Natalie Wood Roller Skating in ‘The Last Married Couple in America’ (1980)

The Last Married Couple in America is a 1980 comedy film released in the US. It was directed by Gilbert Cates, whose most successful film Oh, God! Book II, was released in the same year.

The film starred George Segal and Natalie Wood as a California couple in the late 1970s struggling to maintain their “happily married” status as all their friends begin to get divorces and seem to be caught up in the decadence of the sexual revolution and the “ME” era. This is the last completed theatrical release Natalie Wood made before her death in 1981.

Natalie Wood (born Natalie Zacharenko, July 20, 1938 – November 29, 1981) was an American actress who began her career in film as a child and successfully transitioned to young adult roles.

Born in San Francisco to Russian immigrant parents, Wood started acting at age four and was given a co-starring role at age 8 in Miracle on 34th Street (1947). As a teenager, she was nominated for an Academy Award for Best Supporting Actress for her performance in Rebel Without a Cause (1955), followed by a role in John Ford’s The Searchers (1956). Wood starred in the musical films West Side Story (1961) and Gypsy (1962), and received nominations for an Academy Award for Best Actress for her performances in Splendor in the Grass (1961) and Love with the Proper Stranger (1963). Her career continued with films such as Sex and the Single Girl (1964), Inside Daisy Clover (1965), and Bob & Carol & Ted & Alice (1969).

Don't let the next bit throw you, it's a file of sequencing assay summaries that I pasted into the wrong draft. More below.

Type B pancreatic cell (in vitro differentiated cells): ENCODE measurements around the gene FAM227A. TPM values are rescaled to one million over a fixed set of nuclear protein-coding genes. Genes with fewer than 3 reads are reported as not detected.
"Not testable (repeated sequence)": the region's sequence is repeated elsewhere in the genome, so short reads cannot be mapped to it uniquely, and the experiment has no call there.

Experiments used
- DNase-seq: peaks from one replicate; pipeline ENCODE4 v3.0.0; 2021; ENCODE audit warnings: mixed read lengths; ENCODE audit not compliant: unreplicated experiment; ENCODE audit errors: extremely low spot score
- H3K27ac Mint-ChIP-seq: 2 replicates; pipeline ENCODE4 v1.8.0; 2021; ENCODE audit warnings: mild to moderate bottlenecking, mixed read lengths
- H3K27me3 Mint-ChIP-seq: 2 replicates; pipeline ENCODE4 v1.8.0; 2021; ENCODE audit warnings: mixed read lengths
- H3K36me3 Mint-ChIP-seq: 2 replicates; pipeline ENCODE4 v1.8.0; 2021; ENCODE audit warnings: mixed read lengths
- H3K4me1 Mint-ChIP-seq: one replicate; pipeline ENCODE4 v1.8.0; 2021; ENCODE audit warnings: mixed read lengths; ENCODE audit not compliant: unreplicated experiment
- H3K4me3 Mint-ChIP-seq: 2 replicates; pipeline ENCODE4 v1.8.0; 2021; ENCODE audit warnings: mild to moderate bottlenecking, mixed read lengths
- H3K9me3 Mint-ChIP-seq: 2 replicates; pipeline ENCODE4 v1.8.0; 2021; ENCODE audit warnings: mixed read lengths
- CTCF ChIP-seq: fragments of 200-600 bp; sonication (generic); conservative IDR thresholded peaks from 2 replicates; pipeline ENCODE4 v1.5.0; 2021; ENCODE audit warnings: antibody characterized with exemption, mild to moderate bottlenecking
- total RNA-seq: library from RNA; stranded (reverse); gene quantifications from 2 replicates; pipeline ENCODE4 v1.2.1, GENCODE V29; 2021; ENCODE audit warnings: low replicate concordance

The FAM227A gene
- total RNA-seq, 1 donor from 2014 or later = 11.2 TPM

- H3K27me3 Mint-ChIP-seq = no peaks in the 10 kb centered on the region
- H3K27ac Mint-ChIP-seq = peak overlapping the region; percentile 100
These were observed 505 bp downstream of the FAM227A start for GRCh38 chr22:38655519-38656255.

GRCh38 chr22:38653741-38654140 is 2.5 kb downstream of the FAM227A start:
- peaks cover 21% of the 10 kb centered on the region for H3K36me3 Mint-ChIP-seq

During the 1970s, Wood began a hiatus from film and had two daughters: one with her second husband Richard Gregson, and one with Robert Wagner, her first husband whom she married again after divorcing Gregson. She acted in only two feature films throughout the decade, but appeared slightly more often in television productions, including a remake of From Here to Eternity (1979) for which she won a Golden Globe Award. Wood’s films represented a “coming of age” for her and for Hollywood films in general. Critics have suggested that her cinematic career represents a portrait of modern American womanhood in transition, as she was one of the few to take both child roles and those of middle-aged characters.

Wood died off of the coast of Santa Catalina Island on November 29, 1981, at age 43, during a holiday break from the production of her would-be comeback film Brainstorm (1983) with Christopher Walken. The events surrounding her death have been the subject of conflicting witness statements, prompting the Los Angeles County Sheriff’s Department, under the instruction of the coroner’s office, to list her cause of death as “drowning and other undetermined factors” in 2012.

In 2018, Robert Wagner was named as a person of interest in the ongoing investigation into Wood’s death. (Wikipedia)

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